How’s the ride?
Chapter 2 addresses how astronauts cope with the confinement of spacecraft, particularly when they’re stuck with several other people from whom they can never escape. What sounds like an introvert’s worst nightmare is a reality for the chosen few who participate in space programs. You’ve got three options: turning the angst, anxiety and anger outwards (towards your crewmates), away (hello ground control!) , or in. Perhaps the most dangerous one is the internal attack; your crew mates may never know just what’s going on or how deeply you’re falling. You become a risk to them as you become less readable and reliable.
But as scary as that prospect seems, what pulled my attention most heavily were the gender politics of space exploration that Roach briefly touches on. Space has always been seen as a man’s world. With the exception of Sigourney Weaver’s incredibly strong heroine, Ripley, in the series of Alien movies, almost every other depiction of humans in space is detailed from the male’s point of view. It’s hardly surprising–women have always been pushed to the background (even despite their key discoveries and inventions) in the fields of math, science, and technology. It’s changing, but even still, the Space Program is dominated by males. The implications for it fall pretty heavily on women. The example of Judith Lapierre’s treatment and experiences of sexual harassment on the SFINCSS mission were dismissed as being her fault. To be fair, Norbert Kraft, the captain, does clarify that Lapierre was unjustly blamed, and that cultural differences made the situation worse. But Roach notes, “Lapierre was less a victim of sexual harassment than of institutional sexism.”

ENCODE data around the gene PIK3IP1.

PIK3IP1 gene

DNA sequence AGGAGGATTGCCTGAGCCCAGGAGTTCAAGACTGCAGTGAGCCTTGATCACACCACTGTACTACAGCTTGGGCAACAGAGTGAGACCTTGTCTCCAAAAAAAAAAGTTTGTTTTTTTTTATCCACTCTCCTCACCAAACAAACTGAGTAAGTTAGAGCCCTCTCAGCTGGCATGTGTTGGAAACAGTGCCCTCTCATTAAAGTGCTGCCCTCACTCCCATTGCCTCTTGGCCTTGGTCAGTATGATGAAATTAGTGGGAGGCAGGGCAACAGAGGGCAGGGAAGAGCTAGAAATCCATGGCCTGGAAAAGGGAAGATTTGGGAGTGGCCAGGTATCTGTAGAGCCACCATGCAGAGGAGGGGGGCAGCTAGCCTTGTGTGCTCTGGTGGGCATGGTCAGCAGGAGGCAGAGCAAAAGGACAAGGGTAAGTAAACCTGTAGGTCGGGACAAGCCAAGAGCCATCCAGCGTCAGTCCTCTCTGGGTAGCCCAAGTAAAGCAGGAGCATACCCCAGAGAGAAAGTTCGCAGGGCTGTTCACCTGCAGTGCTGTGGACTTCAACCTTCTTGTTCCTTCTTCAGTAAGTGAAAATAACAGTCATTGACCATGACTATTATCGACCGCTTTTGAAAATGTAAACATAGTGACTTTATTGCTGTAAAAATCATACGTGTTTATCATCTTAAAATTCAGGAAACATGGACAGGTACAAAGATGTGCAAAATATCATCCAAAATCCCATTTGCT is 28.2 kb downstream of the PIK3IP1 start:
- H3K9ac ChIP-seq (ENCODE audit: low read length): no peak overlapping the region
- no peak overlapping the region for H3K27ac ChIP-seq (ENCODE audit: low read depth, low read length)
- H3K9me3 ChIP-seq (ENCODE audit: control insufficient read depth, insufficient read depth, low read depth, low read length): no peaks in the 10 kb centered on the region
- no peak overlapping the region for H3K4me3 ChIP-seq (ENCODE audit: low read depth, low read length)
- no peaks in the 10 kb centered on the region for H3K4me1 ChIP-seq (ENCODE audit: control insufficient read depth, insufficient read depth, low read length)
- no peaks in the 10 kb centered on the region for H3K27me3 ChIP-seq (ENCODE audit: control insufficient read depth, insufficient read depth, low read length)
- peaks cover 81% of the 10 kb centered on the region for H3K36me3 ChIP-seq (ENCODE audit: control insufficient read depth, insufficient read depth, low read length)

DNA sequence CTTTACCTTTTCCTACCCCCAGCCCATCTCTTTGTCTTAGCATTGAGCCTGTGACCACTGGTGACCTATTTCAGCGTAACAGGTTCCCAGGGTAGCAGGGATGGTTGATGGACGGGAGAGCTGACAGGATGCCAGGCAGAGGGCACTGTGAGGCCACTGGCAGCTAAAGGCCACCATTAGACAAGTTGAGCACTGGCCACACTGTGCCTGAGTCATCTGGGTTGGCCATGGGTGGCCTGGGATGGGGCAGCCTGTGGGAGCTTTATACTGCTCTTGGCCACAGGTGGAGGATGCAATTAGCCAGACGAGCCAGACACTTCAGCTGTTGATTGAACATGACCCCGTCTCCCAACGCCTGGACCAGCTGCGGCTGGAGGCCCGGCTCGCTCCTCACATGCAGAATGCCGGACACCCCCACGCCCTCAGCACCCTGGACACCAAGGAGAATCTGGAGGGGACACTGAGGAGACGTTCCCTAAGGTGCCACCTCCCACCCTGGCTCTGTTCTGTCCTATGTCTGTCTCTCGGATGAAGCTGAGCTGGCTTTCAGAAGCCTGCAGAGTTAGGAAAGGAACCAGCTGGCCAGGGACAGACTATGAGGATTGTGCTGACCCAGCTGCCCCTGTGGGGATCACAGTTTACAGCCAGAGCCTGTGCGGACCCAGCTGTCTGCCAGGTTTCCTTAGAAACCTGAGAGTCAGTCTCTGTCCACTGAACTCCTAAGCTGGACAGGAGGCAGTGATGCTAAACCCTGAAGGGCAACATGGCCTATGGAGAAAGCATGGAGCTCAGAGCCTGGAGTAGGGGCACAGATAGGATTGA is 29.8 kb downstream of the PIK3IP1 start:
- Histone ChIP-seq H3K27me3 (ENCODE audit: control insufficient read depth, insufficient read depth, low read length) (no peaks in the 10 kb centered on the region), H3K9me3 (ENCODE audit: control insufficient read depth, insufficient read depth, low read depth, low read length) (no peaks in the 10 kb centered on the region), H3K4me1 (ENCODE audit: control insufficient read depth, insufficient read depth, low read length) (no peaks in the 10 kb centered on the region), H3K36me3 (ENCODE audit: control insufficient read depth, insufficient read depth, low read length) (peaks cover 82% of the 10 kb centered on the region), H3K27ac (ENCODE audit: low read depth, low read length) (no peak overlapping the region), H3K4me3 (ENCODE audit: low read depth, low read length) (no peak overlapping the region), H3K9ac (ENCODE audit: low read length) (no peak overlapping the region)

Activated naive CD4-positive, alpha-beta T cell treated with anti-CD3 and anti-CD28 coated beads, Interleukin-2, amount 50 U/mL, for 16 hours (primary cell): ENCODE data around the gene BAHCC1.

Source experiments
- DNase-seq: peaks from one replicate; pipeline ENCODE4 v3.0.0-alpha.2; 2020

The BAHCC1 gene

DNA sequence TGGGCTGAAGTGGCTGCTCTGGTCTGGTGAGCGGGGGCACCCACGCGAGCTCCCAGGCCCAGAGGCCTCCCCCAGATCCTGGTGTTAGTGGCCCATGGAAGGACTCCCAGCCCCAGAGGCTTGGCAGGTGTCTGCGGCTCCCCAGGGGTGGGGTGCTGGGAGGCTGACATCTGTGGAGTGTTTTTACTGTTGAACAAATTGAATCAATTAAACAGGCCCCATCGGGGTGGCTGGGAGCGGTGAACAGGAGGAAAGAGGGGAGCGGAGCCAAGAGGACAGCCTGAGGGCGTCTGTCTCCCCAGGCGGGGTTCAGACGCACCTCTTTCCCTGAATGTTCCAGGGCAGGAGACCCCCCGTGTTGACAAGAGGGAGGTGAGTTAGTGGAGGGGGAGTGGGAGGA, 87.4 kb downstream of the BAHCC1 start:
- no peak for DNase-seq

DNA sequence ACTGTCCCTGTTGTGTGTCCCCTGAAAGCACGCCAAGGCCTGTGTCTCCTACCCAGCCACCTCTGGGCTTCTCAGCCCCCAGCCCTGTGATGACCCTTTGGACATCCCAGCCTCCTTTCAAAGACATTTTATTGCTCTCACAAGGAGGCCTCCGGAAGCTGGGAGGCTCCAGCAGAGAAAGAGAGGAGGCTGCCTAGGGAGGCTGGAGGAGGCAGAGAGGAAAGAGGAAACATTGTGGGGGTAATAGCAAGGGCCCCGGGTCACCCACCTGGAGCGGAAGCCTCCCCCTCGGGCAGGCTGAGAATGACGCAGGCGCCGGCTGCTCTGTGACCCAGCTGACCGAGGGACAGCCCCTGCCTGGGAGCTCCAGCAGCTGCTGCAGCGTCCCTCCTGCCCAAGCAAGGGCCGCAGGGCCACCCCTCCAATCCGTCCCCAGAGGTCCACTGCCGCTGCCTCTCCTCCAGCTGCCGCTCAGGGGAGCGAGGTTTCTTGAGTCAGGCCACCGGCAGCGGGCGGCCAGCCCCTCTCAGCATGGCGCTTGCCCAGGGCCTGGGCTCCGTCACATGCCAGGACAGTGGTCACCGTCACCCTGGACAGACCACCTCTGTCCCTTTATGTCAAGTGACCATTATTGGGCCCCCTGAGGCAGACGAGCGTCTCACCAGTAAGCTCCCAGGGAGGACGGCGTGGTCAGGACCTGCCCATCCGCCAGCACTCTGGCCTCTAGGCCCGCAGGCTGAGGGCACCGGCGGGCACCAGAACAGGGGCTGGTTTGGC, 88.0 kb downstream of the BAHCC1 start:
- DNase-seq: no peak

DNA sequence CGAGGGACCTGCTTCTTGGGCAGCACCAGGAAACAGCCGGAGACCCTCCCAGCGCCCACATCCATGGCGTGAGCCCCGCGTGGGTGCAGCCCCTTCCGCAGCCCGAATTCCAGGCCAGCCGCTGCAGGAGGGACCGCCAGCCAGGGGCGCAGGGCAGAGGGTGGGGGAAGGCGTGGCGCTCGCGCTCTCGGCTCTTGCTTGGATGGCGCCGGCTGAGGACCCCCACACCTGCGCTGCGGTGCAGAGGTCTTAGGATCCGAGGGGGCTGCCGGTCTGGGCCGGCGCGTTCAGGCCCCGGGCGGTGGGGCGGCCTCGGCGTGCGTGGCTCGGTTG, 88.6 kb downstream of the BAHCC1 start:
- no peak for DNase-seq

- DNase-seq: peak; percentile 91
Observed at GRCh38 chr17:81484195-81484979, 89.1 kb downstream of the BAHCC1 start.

And why should space–which is so foreign to us all, which is distinguished by its strongest quality: the unknown– why should space exploration be dominated in such a way? While I credit Roach for bringing up the topic, it never felt satisfyingly addressed in the chapter. I realize that this wasn’t Roach’s intent; she’s carrying on with a general, sweeping overview of the many issues involved in space travel. But it struck me as a curious and important topic, being a female reader who’s following a female author as she writes about a highly male-oriented industry. Were the men Roach interviewed always receptive to her, or were some dismissive in her quest to break into what still sounds like a men’s club? I could find humor in the discussion of lonely male astronauts wishing for companionship, and the discussion about whether sending married couples or non-monogamous couples (particularly interesting to think about the acceptance of gay couples) was intriguing. But it also served to highlight the lack of female perspectives in the field.
The institutional sexism of space travel and exploration continues: how many little girls grow up saying they want to be an astronaut? How many female astronauts can you name? Is change on the horizon? How does one begin to address the institutional sexism in the space industry?
It’s helpful to remember that there are others asking this question. According to an article from last March on NASA’s website, a third of the workforce at NASA are female. Progress is being made, and there is hope for future change. However, we’ve still got a ways to go.